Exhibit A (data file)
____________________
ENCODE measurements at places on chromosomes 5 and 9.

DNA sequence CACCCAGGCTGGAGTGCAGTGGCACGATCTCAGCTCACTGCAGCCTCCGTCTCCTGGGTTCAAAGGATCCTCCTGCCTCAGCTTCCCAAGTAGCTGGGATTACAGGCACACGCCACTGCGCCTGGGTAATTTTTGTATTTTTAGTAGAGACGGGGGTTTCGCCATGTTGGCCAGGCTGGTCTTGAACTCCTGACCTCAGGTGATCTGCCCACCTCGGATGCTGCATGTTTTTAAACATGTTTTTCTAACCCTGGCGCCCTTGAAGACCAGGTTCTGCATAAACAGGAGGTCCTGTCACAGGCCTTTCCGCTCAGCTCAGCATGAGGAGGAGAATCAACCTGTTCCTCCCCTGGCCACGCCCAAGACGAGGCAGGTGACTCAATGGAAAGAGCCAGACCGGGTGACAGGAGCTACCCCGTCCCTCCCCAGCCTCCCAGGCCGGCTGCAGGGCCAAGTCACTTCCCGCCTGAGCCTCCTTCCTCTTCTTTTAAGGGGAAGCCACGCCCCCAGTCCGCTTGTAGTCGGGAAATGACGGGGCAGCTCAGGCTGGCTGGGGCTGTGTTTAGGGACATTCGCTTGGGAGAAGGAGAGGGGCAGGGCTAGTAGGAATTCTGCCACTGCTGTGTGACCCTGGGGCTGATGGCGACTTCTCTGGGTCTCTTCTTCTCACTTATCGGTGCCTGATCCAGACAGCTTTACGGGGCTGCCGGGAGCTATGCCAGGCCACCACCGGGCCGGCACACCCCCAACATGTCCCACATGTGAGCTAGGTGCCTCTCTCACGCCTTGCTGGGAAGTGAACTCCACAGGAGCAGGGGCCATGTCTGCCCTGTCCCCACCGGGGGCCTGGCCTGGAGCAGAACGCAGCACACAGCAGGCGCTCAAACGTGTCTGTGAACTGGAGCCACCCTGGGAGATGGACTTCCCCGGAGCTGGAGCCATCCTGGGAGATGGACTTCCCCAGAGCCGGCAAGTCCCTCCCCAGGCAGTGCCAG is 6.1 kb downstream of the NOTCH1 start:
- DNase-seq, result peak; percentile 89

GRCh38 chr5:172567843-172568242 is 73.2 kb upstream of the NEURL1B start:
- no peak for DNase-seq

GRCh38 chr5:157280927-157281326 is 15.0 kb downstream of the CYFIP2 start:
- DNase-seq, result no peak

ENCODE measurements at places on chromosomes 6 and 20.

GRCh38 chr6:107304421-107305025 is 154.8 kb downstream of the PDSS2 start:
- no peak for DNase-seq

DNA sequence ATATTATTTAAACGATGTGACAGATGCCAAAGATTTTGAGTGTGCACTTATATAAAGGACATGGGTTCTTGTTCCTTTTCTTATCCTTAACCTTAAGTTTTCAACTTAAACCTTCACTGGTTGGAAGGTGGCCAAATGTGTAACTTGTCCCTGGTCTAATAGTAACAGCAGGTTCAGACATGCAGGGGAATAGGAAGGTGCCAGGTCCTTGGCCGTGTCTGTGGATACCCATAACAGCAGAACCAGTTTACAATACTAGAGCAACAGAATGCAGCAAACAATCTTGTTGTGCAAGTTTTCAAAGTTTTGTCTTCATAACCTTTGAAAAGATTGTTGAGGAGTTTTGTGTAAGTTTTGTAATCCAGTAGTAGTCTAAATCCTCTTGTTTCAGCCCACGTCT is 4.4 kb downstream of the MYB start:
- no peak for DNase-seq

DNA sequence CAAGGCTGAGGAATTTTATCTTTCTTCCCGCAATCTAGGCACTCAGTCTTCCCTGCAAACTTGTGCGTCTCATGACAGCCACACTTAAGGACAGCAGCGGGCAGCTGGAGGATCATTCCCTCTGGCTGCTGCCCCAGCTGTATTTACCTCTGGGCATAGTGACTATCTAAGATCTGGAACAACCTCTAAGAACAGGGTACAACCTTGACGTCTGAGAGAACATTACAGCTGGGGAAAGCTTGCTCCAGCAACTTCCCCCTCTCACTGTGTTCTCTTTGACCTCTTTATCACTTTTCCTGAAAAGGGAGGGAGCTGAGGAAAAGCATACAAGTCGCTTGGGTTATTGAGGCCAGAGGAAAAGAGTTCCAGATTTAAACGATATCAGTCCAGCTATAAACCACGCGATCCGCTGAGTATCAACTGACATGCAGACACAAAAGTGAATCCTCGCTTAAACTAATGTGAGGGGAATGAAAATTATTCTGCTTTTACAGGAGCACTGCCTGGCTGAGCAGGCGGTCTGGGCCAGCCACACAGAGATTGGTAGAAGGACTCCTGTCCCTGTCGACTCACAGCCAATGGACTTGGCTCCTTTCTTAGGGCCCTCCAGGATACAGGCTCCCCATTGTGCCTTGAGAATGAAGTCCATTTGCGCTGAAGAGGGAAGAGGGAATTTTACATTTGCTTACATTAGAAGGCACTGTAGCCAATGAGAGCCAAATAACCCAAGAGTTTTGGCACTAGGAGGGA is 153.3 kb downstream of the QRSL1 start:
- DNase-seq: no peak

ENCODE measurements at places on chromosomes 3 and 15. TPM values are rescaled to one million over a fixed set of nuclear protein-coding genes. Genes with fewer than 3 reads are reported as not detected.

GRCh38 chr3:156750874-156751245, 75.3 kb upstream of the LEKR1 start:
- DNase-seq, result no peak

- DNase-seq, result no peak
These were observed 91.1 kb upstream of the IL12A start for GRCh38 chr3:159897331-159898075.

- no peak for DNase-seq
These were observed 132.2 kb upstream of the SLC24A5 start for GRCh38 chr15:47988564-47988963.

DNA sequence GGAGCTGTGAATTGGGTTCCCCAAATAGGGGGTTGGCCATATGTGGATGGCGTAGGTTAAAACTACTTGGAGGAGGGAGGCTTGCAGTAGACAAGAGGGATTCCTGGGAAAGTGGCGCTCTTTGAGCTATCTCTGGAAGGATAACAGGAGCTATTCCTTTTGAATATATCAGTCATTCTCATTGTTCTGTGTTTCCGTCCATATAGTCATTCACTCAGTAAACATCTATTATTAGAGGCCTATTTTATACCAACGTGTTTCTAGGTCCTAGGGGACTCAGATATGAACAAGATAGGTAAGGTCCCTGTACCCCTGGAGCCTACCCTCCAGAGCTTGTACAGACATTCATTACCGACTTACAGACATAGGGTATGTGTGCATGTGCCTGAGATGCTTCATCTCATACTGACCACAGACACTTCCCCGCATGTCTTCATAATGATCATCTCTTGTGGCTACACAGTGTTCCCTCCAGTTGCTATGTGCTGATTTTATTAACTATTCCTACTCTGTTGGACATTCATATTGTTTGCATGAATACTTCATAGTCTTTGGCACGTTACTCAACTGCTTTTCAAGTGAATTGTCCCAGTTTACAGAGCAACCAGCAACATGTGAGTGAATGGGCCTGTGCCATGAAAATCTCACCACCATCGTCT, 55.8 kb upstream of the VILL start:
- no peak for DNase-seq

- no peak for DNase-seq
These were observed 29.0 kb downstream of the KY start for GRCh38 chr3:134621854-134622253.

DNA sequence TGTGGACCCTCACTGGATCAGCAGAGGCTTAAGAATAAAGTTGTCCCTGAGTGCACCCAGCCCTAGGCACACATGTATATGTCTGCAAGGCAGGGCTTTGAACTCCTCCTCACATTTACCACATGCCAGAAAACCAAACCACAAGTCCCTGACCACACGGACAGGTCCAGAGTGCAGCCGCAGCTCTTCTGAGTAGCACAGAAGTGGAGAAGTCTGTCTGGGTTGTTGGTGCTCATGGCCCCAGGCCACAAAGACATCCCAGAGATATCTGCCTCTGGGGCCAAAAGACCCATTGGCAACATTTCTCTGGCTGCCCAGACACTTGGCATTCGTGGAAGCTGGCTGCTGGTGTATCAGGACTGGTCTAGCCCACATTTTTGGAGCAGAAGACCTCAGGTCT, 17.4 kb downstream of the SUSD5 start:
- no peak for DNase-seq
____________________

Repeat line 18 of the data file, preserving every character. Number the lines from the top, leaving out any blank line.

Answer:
- DNase-seq, result no peak